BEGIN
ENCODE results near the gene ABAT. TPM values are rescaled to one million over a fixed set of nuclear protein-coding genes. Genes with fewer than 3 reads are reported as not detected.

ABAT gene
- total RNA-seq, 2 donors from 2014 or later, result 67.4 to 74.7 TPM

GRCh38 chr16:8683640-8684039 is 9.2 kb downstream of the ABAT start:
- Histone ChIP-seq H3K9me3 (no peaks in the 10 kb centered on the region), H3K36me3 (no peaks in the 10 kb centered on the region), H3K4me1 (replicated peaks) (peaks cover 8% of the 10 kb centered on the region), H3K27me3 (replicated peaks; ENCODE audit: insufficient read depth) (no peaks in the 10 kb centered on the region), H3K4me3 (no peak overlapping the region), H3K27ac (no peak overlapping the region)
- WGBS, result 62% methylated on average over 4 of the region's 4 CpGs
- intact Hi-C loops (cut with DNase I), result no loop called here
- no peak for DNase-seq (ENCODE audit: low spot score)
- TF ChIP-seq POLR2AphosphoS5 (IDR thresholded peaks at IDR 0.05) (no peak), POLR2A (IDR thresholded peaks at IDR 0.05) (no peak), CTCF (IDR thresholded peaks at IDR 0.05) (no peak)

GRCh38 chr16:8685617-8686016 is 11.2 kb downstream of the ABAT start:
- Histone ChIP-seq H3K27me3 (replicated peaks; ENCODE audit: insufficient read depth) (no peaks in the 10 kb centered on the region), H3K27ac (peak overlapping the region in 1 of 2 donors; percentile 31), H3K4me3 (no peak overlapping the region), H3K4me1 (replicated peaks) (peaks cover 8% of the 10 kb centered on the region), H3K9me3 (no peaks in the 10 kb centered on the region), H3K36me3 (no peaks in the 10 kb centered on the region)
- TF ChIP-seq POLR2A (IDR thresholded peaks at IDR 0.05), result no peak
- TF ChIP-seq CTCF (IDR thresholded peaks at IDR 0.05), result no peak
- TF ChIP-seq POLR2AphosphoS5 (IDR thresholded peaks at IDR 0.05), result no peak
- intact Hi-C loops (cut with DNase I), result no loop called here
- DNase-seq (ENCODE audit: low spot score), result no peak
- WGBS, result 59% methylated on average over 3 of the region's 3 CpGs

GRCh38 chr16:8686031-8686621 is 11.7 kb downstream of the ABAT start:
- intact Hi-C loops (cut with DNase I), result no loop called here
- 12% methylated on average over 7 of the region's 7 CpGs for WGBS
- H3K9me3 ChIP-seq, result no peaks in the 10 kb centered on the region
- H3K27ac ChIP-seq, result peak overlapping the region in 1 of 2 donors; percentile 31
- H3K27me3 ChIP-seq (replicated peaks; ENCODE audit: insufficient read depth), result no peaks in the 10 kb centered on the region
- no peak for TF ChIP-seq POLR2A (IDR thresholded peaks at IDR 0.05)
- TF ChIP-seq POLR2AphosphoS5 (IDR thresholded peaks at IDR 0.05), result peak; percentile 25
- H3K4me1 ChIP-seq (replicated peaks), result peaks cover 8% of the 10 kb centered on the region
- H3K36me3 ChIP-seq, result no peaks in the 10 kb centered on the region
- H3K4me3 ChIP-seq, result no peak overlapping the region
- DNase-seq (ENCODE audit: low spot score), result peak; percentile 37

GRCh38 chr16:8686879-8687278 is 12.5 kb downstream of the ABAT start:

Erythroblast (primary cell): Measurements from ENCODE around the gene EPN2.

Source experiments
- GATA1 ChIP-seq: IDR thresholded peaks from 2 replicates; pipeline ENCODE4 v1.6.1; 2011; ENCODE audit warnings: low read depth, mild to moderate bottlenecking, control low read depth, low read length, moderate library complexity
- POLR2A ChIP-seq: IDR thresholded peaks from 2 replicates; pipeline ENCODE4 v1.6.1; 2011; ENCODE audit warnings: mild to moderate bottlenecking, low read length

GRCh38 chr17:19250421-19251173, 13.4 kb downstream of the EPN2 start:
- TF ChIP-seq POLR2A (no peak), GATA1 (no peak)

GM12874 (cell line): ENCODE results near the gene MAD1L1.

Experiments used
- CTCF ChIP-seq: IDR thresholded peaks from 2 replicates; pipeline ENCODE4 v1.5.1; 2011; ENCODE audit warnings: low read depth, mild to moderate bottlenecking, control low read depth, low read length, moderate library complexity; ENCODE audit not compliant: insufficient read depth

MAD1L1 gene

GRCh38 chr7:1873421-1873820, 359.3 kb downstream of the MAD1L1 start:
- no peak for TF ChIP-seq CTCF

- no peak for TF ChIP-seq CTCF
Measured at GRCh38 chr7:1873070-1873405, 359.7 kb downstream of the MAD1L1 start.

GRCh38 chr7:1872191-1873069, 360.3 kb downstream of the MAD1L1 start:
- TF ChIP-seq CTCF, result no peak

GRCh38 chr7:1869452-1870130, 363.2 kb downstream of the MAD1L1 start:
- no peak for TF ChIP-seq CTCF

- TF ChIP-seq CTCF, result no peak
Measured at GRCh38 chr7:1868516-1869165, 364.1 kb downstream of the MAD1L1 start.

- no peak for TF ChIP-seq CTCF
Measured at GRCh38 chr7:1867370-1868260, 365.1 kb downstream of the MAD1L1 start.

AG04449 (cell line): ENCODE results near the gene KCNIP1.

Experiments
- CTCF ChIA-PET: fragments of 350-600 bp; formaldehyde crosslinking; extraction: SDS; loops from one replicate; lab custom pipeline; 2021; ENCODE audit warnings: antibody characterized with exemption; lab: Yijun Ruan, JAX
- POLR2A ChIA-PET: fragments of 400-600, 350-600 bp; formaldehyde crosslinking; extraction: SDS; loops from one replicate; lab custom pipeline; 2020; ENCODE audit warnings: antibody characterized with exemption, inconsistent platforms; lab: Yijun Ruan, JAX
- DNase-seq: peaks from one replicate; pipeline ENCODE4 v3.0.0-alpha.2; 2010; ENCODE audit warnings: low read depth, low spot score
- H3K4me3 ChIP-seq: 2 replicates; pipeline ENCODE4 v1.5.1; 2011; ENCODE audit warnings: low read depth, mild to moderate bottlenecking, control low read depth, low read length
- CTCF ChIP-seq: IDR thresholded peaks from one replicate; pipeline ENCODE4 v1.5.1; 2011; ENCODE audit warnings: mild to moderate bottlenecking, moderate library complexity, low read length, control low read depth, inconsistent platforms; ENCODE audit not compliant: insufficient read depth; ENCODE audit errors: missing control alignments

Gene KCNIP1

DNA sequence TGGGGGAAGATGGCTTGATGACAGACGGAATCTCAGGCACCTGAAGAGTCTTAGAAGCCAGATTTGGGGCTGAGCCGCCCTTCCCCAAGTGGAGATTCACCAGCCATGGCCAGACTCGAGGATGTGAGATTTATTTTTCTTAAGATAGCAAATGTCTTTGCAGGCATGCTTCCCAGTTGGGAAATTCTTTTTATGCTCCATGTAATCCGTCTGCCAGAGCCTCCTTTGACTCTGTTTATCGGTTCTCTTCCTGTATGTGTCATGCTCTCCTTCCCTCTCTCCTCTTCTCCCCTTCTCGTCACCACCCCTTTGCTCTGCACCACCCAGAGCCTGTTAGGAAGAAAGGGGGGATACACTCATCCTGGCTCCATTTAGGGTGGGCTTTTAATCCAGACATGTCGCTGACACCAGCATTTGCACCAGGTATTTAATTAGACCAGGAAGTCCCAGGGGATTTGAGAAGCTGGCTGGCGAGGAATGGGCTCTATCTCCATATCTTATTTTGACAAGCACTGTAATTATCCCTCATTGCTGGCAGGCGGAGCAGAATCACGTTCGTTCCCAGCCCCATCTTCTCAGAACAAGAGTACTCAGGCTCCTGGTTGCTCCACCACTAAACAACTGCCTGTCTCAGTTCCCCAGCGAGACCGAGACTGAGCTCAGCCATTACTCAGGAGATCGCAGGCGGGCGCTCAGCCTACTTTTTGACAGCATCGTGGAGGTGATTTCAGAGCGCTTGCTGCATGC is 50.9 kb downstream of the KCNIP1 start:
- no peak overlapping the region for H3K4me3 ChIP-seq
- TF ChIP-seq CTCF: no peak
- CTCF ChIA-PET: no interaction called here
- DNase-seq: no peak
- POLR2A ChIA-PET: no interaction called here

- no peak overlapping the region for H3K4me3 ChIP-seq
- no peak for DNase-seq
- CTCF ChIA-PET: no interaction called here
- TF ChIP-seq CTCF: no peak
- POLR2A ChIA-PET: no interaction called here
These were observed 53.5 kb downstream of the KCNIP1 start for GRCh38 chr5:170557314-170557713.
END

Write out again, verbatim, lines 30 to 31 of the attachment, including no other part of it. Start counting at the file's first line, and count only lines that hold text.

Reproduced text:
GRCh38 chr16:8686879-8687278 is 12.5 kb downstream of the ABAT start:

Erythroblast (primary cell): Measurements from ENCODE around the gene EPN2.